California followed Texas' footsteps with SB 863's independent medical review process. Texas has had this for years, albeit with some significant differences.
One commonality though that was adopted from the Texas IMR process is reviewer anonymity.
In Texas there are multiple review organizations - I believe upwards of 40 or more. California has a single review organization, Maximus, which provides review services for multiple governmental health and disability systems.
Regardless, both states keep the actual reviewing physician anonymous, and in both states there are complaints about anonymity and attempts to lift the veil of secrecy.
Texas State Representative Bill Zedler (R-Arlington) has tried in the past to get legislation through the state House removing reviewer anonymity, and is trying again.
|Tx. Rep. Bill Zedler|
House Bill 180 would stipulate that once an independent review is complete, a party to the medical dispute that prompted the review “is entitled to the name and professional qualifications of any doctor or other health care practitioner used to perform the independent review” after making a written request to the IRO.
The bill would also require disclosure of the name and professional qualifications of a utilization-review doctor to a patient or the patient’s representative.
"Right now, if you go before a disciplinary committee in the hospital, you know who your peers are that are judging you," Zedler said. "You ought to know who's judging you in these cases, to make sure that it's transparent. Otherwise, we have no idea, when you have certain individuals who can remain anonymous, whether they're making judgments that are consistent."
The arguments in favor of transparency, or conversely, in favor of continuing anonymity, are the same in Texas as they are in California.
Those wishing to maintain the status quo argue that an independent reviewer can't remain independent if people find out who they are and put subsequent pressure on them in various ways: referral deferral, cocktail party conversation, legal threats, etc. This would result in a dearth of reviewers ultimately, the argument goes.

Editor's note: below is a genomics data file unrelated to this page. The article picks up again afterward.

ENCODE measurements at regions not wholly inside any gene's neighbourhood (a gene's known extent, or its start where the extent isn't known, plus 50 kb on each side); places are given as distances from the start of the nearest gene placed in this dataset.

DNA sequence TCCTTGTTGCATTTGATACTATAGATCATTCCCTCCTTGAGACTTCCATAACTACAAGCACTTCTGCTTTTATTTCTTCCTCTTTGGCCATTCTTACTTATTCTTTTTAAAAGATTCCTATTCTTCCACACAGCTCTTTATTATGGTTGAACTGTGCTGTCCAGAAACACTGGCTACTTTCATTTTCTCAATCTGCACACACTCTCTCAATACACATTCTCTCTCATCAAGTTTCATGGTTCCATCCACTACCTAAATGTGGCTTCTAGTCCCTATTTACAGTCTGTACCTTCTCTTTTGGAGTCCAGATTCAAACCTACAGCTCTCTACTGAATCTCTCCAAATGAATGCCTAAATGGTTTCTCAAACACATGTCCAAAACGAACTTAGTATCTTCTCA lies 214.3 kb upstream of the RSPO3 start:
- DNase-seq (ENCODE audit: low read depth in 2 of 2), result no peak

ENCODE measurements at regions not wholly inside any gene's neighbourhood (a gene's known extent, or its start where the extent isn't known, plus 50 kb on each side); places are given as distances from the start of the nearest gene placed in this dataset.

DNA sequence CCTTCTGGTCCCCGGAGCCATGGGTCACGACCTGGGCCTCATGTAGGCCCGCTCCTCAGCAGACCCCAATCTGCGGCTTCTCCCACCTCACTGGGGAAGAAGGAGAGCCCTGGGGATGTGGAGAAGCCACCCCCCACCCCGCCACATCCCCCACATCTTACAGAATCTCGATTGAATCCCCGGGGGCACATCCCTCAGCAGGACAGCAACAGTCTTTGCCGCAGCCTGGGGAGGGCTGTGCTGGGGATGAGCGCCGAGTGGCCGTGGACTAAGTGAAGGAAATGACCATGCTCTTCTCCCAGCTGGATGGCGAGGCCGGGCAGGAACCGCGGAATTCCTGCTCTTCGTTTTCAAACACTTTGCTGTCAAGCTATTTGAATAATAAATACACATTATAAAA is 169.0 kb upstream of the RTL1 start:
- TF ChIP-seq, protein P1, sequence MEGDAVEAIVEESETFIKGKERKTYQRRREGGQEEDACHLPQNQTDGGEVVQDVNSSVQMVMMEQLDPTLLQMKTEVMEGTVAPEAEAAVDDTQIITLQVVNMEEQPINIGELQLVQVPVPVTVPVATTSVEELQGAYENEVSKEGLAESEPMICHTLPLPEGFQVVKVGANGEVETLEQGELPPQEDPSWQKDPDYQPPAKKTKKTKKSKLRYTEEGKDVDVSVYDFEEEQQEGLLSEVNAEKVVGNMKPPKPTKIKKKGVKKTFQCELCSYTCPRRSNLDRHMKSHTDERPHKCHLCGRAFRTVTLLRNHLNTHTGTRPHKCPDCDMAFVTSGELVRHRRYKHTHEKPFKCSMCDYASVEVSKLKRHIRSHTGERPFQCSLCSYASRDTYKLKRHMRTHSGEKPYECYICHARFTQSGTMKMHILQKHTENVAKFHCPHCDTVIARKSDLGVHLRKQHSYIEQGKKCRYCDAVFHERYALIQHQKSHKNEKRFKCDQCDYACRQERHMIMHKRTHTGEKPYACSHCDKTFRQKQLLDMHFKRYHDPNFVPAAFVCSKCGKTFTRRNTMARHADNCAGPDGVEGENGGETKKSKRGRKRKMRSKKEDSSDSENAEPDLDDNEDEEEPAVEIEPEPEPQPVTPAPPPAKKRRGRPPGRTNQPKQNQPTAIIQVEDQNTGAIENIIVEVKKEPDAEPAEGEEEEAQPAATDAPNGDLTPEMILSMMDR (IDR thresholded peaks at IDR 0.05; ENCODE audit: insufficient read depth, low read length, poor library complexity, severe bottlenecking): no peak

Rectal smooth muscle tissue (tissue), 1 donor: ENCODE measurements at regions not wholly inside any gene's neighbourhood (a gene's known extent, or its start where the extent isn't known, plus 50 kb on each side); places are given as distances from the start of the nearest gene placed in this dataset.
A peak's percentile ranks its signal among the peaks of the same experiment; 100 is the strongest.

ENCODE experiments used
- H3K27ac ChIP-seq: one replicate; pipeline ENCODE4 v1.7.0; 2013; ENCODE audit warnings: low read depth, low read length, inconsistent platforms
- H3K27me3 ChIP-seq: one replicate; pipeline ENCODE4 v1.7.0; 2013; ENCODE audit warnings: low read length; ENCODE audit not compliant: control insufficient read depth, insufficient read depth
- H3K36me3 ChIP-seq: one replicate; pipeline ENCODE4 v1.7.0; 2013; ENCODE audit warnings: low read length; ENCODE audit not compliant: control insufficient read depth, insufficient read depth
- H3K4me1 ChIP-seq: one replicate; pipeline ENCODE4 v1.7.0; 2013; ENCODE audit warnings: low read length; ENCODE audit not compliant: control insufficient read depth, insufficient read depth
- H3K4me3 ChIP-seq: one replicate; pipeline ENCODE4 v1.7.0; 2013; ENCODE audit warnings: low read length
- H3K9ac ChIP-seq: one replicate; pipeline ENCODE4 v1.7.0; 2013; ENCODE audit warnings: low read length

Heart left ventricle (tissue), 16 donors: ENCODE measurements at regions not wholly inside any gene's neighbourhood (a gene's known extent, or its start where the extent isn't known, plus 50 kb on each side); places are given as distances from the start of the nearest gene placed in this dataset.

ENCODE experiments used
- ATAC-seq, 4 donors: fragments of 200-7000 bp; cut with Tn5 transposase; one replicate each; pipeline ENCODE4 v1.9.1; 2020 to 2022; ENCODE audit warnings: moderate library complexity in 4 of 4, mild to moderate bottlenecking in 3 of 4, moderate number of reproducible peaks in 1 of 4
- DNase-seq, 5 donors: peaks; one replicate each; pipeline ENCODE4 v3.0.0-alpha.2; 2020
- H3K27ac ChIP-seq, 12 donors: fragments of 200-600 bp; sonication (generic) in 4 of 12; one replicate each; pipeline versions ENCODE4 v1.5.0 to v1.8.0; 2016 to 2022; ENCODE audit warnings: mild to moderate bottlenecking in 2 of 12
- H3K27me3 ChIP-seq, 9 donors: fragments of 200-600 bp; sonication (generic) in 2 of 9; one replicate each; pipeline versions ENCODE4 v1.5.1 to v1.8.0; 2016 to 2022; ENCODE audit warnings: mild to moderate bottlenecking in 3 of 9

The argument in favor of transparency is that, ultimately, we're in the United States where legal processes should not be secretive, where parties have the right to confront those who make decisions affecting their lives, and that if there is a demonstration of bias or lack of qualification then those should be exposed to protect the public.
I get both arguments, and there is no easy answer.
But ultimately I have to side with transparency at some stage of the IMR process.
In both Texas and California, IMR is the end of the medical dispute resolution process. In both states an IMR might be challenged on issues of bias, discrimination, impropriety, etc. In both states those challenges are impossible unless the identity of the reviewer, in some fashion, is made public at some point in the process.
I don't think it's as simple as simply releasing the identity of the reviewer. There would need to be put into place certain protections that help maintain the integrity of the IMR process, assuming the public wants to continue with IMR, otherwise the system becomes a shambles and the goal of rapid medical dispute resolution gets trashed by lengthy legal interference.
But transparency is necessary to maintain integrity and faith in the process. It should be government's job to regulate IMR, but it is the public's right to know who's making decisions on their behalf and to call attention to the government to investigate and/or discipline those who fail ethical standards.
And then the government needs to take positive corrective action if its investigation uncovers impropriety.
There's a compromise that can work if given the chance.